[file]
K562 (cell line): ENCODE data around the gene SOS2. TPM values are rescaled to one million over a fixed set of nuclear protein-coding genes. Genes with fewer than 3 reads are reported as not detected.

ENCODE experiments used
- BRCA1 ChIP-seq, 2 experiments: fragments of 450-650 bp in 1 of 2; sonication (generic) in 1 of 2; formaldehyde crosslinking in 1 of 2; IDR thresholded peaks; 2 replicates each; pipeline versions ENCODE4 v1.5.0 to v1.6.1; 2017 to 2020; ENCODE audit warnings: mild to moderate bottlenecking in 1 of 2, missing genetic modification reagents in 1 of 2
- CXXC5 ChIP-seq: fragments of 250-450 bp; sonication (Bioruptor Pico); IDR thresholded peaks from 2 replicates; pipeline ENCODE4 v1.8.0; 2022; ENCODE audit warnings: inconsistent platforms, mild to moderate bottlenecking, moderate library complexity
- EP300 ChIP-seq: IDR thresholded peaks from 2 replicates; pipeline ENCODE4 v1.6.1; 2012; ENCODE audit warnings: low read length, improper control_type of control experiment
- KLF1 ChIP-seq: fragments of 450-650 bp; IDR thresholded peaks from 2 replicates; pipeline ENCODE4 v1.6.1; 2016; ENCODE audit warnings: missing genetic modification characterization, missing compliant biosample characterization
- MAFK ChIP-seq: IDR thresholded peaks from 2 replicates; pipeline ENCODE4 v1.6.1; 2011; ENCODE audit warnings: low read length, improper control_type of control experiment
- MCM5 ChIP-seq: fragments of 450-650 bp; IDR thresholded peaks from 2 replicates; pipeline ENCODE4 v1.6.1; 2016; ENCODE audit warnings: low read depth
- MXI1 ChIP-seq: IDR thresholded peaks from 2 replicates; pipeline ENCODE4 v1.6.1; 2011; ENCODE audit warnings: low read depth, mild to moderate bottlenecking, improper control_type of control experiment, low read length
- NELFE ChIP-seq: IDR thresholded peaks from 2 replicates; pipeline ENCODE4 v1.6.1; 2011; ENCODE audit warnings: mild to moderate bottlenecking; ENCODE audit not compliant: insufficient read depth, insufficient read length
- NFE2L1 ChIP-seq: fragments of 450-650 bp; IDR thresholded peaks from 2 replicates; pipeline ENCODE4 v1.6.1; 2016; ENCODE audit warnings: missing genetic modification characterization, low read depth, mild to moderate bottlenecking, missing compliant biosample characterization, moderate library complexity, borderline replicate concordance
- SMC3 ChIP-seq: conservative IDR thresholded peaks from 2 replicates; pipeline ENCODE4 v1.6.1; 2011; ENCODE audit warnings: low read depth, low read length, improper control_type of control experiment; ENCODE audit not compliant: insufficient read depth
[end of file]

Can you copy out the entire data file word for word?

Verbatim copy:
K562 (cell line): ENCODE data around the gene SOS2. TPM values are rescaled to one million over a fixed set of nuclear protein-coding genes. Genes with fewer than 3 reads are reported as not detected.

ENCODE experiments used
- BRCA1 ChIP-seq, 2 experiments: fragments of 450-650 bp in 1 of 2; sonication (generic) in 1 of 2; formaldehyde crosslinking in 1 of 2; IDR thresholded peaks; 2 replicates each; pipeline versions ENCODE4 v1.5.0 to v1.6.1; 2017 to 2020; ENCODE audit warnings: mild to moderate bottlenecking in 1 of 2, missing genetic modification reagents in 1 of 2
- CXXC5 ChIP-seq: fragments of 250-450 bp; sonication (Bioruptor Pico); IDR thresholded peaks from 2 replicates; pipeline ENCODE4 v1.8.0; 2022; ENCODE audit warnings: inconsistent platforms, mild to moderate bottlenecking, moderate library complexity
- EP300 ChIP-seq: IDR thresholded peaks from 2 replicates; pipeline ENCODE4 v1.6.1; 2012; ENCODE audit warnings: low read length, improper control_type of control experiment
- KLF1 ChIP-seq: fragments of 450-650 bp; IDR thresholded peaks from 2 replicates; pipeline ENCODE4 v1.6.1; 2016; ENCODE audit warnings: missing genetic modification characterization, missing compliant biosample characterization
- MAFK ChIP-seq: IDR thresholded peaks from 2 replicates; pipeline ENCODE4 v1.6.1; 2011; ENCODE audit warnings: low read length, improper control_type of control experiment
- MCM5 ChIP-seq: fragments of 450-650 bp; IDR thresholded peaks from 2 replicates; pipeline ENCODE4 v1.6.1; 2016; ENCODE audit warnings: low read depth
- MXI1 ChIP-seq: IDR thresholded peaks from 2 replicates; pipeline ENCODE4 v1.6.1; 2011; ENCODE audit warnings: low read depth, mild to moderate bottlenecking, improper control_type of control experiment, low read length
- NELFE ChIP-seq: IDR thresholded peaks from 2 replicates; pipeline ENCODE4 v1.6.1; 2011; ENCODE audit warnings: mild to moderate bottlenecking; ENCODE audit not compliant: insufficient read depth, insufficient read length
- NFE2L1 ChIP-seq: fragments of 450-650 bp; IDR thresholded peaks from 2 replicates; pipeline ENCODE4 v1.6.1; 2016; ENCODE audit warnings: missing genetic modification characterization, low read depth, mild to moderate bottlenecking, missing compliant biosample characterization, moderate library complexity, borderline replicate concordance
- SMC3 ChIP-seq: conservative IDR thresholded peaks from 2 replicates; pipeline ENCODE4 v1.6.1; 2011; ENCODE audit warnings: low read depth, low read length, improper control_type of control experiment; ENCODE audit not compliant: insufficient read depth